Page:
Where can people find the links to the books?

The ebooks are available on all Amazon sites. The print books can be bought directly from or from our official shop at .

Are there currently any more books in the publishing pipeline?

Yes. We’re in the final editing stages of two YA books: Destiny’s Rebel by Philip S Davies is the first in a fantasy series about Kat, the reluctant Queen; and Eleanor Watkins’ as yet untitled book is set in the time of the Black Death. Both of these are due to be launched in September. There are also three illustrated books at different stages of production.

If you ever have a day off from writing books what do you like to do in your spare time?

Apart from sleeping? I spend a lot of time knitting or doing cross stitch, which I can do while watching DVDs, especially on days when I’m not well enough to do anything else.

When you are not writing what types of books do you read? What would you say was the best book you have ever read?

I must confess I don’t read as much now as I used to. Most of this is down to the fact that I spend so much time reading for work – proofreading, editing, appraising manuscripts etc – that I want something completely different to fill my down time. Hence the increase in watching DVDs, I think, which meets the need for story, just in a different way.

So when I do read, it tends to be back to old favourites or to new books by favourite authors, or books that have been recommended by people I trust to know what I’ll like.

That said, I do still read a lot of children’s books, both new and old. In adult books, I prefer fantasy but I do read other genres as well, including science fiction and crime/thriller. Some of my favourite authors include Anne Bishop, Lois McMaster Bujold and Sharon Bolton.

Best book I’ve ever read? I’m not sure I can answer that. I think my view changes according to where I am at any given time and how a book impacted on me. When I finished reading Lynn Flewelling’s The Bone Doll’s Twin I went straight back to the beginning and started again (book 2 wasn’t yet available). When I finished Elizabeth Moon’s The Sheepfarmer’s Daughter, I rushed out immediately to my specialist SFF store to buy the next two in the series because I couldn’t wait even one day to find out what happened next. Mandy by Julie Andrews Edwards remains one of my comfort reads. Would I name any of those as the best book I’ve ever read? Probably not. But they’ve each had a significant impact on me or made a considerable contribution to my reading life.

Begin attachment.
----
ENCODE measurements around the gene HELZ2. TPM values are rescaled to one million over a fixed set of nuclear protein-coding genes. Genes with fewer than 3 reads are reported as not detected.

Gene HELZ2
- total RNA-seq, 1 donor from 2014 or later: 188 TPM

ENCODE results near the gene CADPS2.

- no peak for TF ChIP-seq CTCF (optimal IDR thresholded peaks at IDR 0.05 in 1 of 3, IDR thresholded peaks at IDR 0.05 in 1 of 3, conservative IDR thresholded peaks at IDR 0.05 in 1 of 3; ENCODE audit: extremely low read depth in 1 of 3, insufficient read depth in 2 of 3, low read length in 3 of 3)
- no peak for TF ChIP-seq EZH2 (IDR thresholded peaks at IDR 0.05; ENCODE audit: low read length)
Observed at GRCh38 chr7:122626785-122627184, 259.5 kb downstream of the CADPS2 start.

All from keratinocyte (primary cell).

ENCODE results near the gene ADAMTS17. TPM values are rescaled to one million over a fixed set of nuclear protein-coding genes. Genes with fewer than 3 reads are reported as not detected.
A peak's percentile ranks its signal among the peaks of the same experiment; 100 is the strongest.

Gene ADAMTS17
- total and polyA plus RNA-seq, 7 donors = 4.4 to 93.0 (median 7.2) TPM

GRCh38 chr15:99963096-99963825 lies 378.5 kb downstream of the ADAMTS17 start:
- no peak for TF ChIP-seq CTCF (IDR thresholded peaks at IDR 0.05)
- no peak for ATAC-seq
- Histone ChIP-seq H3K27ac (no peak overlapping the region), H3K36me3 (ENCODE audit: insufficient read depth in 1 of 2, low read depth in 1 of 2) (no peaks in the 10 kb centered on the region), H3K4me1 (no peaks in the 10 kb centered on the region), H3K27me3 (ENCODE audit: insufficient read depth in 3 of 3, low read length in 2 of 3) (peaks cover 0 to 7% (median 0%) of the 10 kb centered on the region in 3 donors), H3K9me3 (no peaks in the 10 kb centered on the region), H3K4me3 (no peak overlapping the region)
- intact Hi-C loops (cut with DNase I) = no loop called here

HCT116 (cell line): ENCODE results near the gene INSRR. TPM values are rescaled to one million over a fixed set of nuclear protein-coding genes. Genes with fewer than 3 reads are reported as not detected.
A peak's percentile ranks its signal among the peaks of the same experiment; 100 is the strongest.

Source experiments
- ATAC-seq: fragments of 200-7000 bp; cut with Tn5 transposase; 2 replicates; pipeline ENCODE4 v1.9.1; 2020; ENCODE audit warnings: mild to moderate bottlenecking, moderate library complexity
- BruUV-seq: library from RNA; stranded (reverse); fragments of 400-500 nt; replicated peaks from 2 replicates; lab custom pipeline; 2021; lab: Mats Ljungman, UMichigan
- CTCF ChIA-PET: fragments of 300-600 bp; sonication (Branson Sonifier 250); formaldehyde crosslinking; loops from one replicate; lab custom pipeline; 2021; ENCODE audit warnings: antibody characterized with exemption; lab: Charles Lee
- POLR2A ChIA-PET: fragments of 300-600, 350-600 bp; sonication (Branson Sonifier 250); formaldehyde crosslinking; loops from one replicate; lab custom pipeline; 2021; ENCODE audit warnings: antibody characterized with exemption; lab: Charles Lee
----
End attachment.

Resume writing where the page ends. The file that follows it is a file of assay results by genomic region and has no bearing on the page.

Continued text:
I know you are a Christian. What part does this play in your writing? Is your book specifically Christian or aimed at a crossover market?
First and foremost I tell stories. Oftentimes there’s an obvious spiritual element, though not necessarily obviously Christian. I have a tendency to explore issues such as honour, friendship, forgiveness, justice – issues that are relevant to everyone. My faith underpins what I write and how I write it, but I don’t write to express my faith. At least not in fiction. Yet. (I’ve learned never to say never!)

As a publisher, I’m looking for books that will work for the mainstream market. That may mean books that cross over into both mainstream and Christian markets or books with no spiritual content at all. Most important is a good story, well told.

Wow. You certainly do pack a lot into your day. This is especially impressive since, as you have told us, you suffer from two quite debilitating illnesses. I am even more thankful that you have taken the time to let Bookaholic readers have a glimpse at what you do. I wish you all the best with the upcoming books. Maybe we will be able to meet the authors of these at some time on Bookaholics.

So my Bookaholic friends, if you have any children, or grandchildren, nieces nephews, in fact any children top buy presents for, it is worth taking a look at Adrianne's range of books and having a shopping spree. See you all back here soon with more books for your reading delight. Keep reading. .


  1. Thank you, this was a fascinating read, especially as I plan to send Adrianne my children's book one day - once I've pulled it apart, rewritten and finished it...!

    1. All the very best with your book. I am glad you enjoyed the post